This reason is the least fair of any. Tim Thomas posted a .923 save percentage in the series. He made a highlight-reel stop on Marcus Johansson with the season on the line in Game 6. But he wasn't the 2011 version of Tim Thomas. The tying and go-ahead goals he allowed in Game 5 at home were pivotal, as the Bruins then had to play Game 6 like it was Game 7 and they obviously weren't able to recover. Sometimes a team needs to ride its goaltender until the rest of its players can get going. The Capitals rode Braden Holtby, but the Bruins proved too heavy for Thomas' shoulders.

4. Bergeron banged up

We'll likely learn Friday what was ailing Patrice Bergeron, who took just two faceoffs over the course of Games 6 and 7. Obviously it was some sort of upper-body injury, which he admitted didn't get much better during the two days he spent off the ice between Games 6 and 7. He still inspired his teammates by gritting out more than 19 minutes of ice time in each game, adding to his resume as one of the Bruins' greatest players and people of the last 20 years.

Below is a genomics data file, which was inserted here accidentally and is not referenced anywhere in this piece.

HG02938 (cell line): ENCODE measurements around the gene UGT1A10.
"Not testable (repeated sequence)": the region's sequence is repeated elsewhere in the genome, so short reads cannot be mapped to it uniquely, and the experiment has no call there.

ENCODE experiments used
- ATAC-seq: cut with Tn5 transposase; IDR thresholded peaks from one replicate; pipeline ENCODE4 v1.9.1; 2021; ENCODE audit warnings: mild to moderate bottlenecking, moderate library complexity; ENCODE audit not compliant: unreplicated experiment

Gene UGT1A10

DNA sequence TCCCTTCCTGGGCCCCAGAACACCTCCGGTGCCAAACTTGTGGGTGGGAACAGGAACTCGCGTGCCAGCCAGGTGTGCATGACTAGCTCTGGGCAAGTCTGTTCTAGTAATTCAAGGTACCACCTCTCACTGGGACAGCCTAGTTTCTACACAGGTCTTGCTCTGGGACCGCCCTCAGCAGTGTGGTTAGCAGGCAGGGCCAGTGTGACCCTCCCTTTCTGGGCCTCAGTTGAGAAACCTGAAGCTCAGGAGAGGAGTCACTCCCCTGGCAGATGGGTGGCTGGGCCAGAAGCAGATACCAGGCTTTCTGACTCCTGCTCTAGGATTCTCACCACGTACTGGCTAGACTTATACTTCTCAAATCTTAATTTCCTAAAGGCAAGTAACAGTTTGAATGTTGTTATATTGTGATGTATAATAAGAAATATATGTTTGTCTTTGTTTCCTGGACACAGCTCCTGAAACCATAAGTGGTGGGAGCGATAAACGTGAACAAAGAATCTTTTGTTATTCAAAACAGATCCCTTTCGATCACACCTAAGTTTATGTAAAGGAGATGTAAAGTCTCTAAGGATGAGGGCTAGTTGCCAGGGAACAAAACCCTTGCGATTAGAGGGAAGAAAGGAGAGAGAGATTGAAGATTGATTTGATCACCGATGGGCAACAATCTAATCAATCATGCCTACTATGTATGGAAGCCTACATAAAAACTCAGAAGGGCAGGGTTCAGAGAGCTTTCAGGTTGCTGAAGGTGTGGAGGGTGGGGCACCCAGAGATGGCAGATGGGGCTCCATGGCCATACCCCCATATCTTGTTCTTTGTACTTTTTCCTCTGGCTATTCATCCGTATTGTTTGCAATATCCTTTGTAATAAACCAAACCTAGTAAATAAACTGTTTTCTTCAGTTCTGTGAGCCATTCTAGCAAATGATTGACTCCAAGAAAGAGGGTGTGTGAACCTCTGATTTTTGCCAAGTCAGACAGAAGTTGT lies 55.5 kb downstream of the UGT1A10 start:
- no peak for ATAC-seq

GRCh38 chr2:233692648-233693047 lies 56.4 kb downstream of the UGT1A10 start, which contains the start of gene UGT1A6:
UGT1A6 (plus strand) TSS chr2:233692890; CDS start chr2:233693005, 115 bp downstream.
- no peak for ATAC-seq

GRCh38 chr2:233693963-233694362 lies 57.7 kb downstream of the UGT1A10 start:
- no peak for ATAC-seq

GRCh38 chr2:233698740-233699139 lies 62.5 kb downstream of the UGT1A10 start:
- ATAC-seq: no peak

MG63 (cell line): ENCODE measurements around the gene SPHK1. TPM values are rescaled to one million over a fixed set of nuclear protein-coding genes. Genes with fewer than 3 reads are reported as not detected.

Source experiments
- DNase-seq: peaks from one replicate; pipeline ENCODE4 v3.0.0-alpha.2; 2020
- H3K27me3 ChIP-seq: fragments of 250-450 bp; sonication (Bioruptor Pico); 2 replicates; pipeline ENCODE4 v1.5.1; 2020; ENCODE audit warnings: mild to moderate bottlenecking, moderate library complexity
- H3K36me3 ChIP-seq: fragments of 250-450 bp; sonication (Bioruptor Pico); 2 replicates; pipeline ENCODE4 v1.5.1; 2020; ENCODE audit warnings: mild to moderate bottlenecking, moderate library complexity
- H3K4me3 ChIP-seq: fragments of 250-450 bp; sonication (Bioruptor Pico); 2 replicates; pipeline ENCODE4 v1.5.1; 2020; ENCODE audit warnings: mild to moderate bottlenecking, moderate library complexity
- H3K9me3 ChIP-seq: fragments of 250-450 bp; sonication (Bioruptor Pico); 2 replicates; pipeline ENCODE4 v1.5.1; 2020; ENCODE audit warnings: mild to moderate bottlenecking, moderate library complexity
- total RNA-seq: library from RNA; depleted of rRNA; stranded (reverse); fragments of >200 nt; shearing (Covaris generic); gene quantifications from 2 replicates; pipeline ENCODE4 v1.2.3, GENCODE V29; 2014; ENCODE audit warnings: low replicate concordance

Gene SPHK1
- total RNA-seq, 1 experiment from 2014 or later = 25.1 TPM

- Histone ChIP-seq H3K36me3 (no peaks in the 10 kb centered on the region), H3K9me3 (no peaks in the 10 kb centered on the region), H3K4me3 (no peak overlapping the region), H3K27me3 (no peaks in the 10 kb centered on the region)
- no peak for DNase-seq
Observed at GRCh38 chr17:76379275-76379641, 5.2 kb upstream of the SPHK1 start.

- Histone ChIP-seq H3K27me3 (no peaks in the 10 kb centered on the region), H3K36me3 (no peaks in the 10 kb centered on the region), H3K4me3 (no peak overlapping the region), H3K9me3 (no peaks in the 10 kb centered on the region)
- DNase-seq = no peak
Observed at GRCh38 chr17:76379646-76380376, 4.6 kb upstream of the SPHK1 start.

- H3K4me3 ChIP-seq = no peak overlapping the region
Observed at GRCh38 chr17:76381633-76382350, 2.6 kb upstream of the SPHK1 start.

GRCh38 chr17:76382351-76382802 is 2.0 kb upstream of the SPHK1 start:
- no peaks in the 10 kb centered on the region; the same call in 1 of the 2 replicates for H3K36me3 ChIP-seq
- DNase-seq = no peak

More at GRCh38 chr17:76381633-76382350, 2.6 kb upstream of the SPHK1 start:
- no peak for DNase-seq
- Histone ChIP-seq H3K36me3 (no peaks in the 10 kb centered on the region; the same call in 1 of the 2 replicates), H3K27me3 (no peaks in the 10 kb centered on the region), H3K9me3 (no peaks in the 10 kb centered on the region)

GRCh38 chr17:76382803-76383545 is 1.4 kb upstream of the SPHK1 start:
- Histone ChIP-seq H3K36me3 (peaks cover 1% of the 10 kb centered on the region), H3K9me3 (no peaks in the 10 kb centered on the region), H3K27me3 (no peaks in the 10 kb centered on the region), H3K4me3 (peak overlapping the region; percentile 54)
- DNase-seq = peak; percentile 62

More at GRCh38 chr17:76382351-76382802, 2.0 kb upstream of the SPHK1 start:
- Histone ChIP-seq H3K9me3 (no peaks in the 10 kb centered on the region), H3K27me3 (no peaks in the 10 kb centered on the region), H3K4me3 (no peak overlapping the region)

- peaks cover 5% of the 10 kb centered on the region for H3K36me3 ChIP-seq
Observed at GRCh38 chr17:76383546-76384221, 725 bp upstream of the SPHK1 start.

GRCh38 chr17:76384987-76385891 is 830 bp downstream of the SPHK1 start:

However, Peverley and Krejci only were able to handle those right-side faceoffs for one game. And Bergeron also was less of his aggressive two-way self at both ends of the rink, not hitting as he normally would and unable to pull much of an offensive trigger. The puck may have been bouncing when it deflected off Holtby to Bergeron to the left of the slot half a minute into overtime in Game 7, but one can't help but wonder what a healthy Bergeron would have done in that situation. Maybe Boston still would be playing.